One surefire way to travel responsibly is to patronize establishments that treat the local economy and environment well. So don’t be afraid to ask lots of questions. How does your hotel minimize environmental impact? Does a tour you go on employ local craftspeople and guides? tweetable]Ask questions so you can make informed decisions about where your money goes[/tweetable] – but it doesn’t stop there. You’re traveling to learn about the world, so don’t be afraid to ask any questions that might come up, including more tips on how to travel responsibly in a particular region. People love to teach others about their country, as long as you do so respectfully.

7. Be careful at home.

Responsible travel starts before you ever leave your house. Unplug any appliances before you leave to avoid using vampire power, and turn off the water main. If you’re traveling for more than a few weeks, suspend your newspaper delivery and internet service. Also consider emptying the fridge and switching to online billing.

8. Give back responsibly.

If you travel to a country where children beg on the streets, it seems heartless to ignore them. But by giving them money, you teach them that begging is worth it and perpetuate a culture that keeps children out of schools to beg (remember Slumdog Millionaire?). If you want to donate money to a cause you learn about while abroad, wait until you return home so you can properly research and find out where your money’s going. You can also look for companies with a social justice element, like NGO restaurants in Cambodia. Want to volunteer abroad? Make sure your admirable intentions aren’t inadvertently harming the community. For example, demand to work with orphans is so high in some countries that companies hire children from poor families to pretend to be orphans. Try working on farms, which often need extra hands –WWOOF or Help Xchange are good places to start.

9. Set a good example.

One person traveling responsibly won’t make much of an impact, but 100 people might. If you ever get discouraged, remember that some superheroes change the world by setting great examples. So travel responsibly and teach others to do so as well, and help the often-harmful tourism industry have a positive impact on economies and environments around the world.

Was this article helpful? Let us know in the comments, on Facebook or Tweet us @SuperheroYou!

Photo Credit: marfis75 via Compfight cc

Written by Sasha Graffagna

With summer underway, many of us are off to a vacation in far-off corners of the world. But how do your travels affect the places you visit? While tourism brings in lots of money to destination countries, it can also trample natural resources and history if we’re not careful. Early this month in Paris, part of the Pont des Arts collapsed because of padlocks tourists affixed to the bridge as a symbol of their love. We won’t tell you to stop going on vacation – but we will tell you to do so responsibly, to respect someone else’s home and leave it amenable to future tourists. Here’s how:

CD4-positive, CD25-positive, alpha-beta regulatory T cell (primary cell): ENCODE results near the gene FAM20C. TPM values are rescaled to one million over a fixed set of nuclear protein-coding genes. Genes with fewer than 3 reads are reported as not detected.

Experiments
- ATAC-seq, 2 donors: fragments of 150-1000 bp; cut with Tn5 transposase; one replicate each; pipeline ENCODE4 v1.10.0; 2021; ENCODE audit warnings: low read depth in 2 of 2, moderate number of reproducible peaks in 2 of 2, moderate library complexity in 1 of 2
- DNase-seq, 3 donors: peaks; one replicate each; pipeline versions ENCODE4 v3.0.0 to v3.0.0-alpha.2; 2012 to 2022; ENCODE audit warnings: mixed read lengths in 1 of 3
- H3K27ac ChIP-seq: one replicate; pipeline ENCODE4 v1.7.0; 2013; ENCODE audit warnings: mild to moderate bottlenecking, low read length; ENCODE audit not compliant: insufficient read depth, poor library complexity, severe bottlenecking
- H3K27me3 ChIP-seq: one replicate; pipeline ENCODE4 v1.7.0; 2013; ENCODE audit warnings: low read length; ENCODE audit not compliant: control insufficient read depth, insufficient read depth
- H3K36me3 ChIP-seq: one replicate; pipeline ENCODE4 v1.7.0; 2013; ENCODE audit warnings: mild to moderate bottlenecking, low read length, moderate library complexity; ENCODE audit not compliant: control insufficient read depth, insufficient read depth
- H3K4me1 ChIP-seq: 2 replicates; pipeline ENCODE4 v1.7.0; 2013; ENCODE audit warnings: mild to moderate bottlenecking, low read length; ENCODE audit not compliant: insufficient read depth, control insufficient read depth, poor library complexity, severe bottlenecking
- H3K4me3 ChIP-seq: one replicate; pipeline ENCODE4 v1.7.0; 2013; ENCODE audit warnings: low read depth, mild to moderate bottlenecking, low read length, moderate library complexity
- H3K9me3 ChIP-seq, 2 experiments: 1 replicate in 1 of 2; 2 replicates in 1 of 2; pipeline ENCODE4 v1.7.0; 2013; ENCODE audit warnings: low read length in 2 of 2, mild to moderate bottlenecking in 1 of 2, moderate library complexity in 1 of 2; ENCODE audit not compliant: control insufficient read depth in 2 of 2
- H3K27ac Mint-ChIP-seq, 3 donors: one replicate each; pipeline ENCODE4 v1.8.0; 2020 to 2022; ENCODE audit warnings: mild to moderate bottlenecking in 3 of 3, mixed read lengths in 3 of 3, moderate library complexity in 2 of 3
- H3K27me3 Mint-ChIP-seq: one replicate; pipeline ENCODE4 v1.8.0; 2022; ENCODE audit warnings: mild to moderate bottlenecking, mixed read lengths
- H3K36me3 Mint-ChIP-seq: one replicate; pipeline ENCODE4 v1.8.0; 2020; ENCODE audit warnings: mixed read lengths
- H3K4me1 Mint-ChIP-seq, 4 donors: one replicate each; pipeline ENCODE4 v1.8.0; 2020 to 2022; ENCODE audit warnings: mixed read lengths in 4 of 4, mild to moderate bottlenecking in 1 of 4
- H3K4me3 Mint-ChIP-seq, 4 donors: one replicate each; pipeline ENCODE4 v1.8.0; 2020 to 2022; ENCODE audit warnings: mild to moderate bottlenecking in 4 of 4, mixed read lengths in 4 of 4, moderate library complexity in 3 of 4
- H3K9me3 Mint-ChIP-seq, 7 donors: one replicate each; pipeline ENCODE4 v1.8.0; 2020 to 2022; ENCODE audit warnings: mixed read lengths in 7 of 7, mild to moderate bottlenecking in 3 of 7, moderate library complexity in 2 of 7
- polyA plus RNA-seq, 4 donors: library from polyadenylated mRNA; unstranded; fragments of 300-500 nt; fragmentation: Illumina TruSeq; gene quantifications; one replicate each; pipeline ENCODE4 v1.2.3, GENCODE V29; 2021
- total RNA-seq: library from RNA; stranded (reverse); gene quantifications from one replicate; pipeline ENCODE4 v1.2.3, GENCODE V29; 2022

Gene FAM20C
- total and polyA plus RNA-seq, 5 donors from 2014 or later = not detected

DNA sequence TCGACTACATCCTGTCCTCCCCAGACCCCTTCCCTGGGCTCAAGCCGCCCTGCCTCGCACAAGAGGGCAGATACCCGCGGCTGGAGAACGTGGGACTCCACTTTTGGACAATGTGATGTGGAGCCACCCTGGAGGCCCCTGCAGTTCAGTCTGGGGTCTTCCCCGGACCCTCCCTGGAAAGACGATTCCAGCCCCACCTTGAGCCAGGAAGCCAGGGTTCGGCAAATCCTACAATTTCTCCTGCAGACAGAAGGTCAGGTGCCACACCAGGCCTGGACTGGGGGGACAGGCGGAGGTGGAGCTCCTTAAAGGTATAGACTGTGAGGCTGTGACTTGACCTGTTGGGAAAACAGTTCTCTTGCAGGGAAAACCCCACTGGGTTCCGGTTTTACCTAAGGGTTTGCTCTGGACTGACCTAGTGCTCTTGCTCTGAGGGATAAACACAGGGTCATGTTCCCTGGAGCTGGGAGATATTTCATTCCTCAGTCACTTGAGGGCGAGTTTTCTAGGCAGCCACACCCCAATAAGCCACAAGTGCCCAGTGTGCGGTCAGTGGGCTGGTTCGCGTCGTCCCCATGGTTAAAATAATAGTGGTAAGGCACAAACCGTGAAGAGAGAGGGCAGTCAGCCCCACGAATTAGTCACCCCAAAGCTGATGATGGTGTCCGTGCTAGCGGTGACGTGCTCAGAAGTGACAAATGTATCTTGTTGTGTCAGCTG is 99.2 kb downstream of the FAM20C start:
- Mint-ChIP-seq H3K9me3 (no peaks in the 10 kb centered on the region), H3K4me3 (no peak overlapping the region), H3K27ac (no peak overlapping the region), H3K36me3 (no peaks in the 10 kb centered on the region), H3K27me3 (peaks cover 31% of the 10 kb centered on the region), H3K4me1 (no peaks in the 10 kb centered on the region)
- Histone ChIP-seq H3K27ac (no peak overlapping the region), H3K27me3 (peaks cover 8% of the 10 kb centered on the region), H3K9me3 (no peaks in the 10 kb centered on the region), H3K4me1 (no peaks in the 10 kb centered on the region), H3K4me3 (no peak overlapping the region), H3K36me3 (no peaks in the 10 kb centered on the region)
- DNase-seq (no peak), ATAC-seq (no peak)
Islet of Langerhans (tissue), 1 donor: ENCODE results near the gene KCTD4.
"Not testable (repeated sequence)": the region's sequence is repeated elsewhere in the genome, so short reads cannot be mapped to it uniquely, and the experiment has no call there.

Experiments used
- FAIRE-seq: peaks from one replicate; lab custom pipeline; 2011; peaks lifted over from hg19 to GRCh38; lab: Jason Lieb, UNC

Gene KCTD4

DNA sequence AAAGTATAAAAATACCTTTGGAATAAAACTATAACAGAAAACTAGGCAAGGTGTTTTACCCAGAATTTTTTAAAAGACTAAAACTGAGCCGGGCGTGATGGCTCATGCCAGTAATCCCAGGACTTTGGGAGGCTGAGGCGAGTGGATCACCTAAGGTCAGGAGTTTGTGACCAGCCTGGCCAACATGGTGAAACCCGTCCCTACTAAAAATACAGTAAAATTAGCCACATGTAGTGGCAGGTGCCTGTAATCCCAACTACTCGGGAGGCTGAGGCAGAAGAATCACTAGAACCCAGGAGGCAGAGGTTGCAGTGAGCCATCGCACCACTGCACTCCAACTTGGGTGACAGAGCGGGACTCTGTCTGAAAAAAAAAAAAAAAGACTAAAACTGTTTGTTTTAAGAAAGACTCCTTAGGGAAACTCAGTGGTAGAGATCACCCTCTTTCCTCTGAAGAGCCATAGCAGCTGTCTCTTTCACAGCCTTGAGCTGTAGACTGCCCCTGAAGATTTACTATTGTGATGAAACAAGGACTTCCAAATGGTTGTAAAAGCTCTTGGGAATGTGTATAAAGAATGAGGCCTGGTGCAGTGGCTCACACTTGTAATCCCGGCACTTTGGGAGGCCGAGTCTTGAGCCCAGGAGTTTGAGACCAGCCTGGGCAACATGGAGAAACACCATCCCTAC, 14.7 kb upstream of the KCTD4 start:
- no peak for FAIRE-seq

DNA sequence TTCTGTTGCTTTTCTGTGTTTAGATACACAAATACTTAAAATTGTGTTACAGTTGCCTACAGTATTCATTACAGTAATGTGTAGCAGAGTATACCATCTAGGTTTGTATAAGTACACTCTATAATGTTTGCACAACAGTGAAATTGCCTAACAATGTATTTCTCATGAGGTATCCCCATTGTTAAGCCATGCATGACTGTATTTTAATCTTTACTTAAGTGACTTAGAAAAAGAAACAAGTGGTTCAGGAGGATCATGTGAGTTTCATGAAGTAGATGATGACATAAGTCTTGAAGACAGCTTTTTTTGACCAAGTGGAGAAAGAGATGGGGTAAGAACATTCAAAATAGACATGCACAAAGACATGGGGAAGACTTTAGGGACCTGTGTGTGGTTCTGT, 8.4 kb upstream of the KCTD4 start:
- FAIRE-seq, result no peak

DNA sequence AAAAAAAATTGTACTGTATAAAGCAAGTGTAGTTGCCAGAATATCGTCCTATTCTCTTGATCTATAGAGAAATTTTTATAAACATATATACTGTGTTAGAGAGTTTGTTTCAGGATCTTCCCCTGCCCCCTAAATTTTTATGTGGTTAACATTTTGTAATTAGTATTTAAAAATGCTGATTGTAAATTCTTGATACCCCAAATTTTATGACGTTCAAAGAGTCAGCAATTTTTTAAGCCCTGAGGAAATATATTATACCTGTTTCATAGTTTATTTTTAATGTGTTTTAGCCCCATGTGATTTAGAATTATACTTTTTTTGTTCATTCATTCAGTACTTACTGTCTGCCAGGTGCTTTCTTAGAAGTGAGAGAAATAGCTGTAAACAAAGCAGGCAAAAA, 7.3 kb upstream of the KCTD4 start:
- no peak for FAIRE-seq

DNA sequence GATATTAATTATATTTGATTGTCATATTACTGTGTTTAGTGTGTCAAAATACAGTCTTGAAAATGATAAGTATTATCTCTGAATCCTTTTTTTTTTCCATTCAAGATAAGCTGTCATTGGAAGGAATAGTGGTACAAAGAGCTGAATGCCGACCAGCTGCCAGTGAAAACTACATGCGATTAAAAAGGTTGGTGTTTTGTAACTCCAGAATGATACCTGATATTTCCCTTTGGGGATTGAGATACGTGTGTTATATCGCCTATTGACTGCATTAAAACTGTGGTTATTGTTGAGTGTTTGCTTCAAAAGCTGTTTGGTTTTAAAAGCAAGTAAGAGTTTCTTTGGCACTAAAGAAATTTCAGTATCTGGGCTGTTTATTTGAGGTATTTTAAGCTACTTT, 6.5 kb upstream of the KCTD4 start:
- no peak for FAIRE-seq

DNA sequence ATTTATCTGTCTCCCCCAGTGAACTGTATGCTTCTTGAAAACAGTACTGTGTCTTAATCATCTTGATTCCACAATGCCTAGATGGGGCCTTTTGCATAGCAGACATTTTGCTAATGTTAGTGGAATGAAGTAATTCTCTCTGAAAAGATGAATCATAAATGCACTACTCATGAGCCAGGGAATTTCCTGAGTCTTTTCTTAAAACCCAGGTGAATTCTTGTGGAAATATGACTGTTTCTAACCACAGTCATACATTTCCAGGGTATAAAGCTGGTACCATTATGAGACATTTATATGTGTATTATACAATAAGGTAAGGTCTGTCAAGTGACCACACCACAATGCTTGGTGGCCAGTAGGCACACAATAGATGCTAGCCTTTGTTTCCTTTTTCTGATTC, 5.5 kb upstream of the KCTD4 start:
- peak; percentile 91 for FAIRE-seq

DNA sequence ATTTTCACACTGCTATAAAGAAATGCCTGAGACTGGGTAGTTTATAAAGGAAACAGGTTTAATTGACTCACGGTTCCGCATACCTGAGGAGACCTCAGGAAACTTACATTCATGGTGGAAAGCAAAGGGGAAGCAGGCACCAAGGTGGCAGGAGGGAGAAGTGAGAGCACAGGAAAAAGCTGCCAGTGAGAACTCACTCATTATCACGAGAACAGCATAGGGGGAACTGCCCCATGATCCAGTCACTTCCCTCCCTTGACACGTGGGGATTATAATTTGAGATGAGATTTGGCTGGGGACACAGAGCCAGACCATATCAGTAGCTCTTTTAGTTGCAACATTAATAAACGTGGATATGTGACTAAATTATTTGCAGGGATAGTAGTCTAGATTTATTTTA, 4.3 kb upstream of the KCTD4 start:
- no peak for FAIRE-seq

1. Support the local economy.

When we’re in foreign countries, it’s tempting to seek out chain stores and expat-run establishments in search of the familiar. But why go all that way for items you can buy around the corner? Support the local economy by buying locally made souvenirs from local businesses and tradespeople and patronizing local restaurants. You’ll meet more locals this way, especially if you gain their respect by learning a few phrases in the local language. You’ll gain a more ‘authentic’ experience by avoiding the tourist traps, and it will probably be cheaper to boot. Just be careful with your bargaining when you buy local – beware of travel scams, and offer prices that reflect the value of their work.

2. Respect local customs.

Before you travel, learn as much as you can about your destination to guarantee a safe and enjoyable experience. Familiarize yourself with potential health or safety risks. Pack appropriate clothes, especially if you plan to visit any religious sites. Learn what habits are considered rude and any unusual laws – remember, not knowing you factions are illegal won’t help you out of jail. You should also master at least a few phrases of the local language, even if it’s just hello and thank you. Don’t be that tourist who slowly yells in English at people who can’t understand you. Finally, don’t forget to follow these and any other customs during  your travels – obey all posted signs and refrain from taking pictures if asked. They might seem strange to you, but part of traveling is being open-minded and respecting the fact that you are a visitor in their homeland.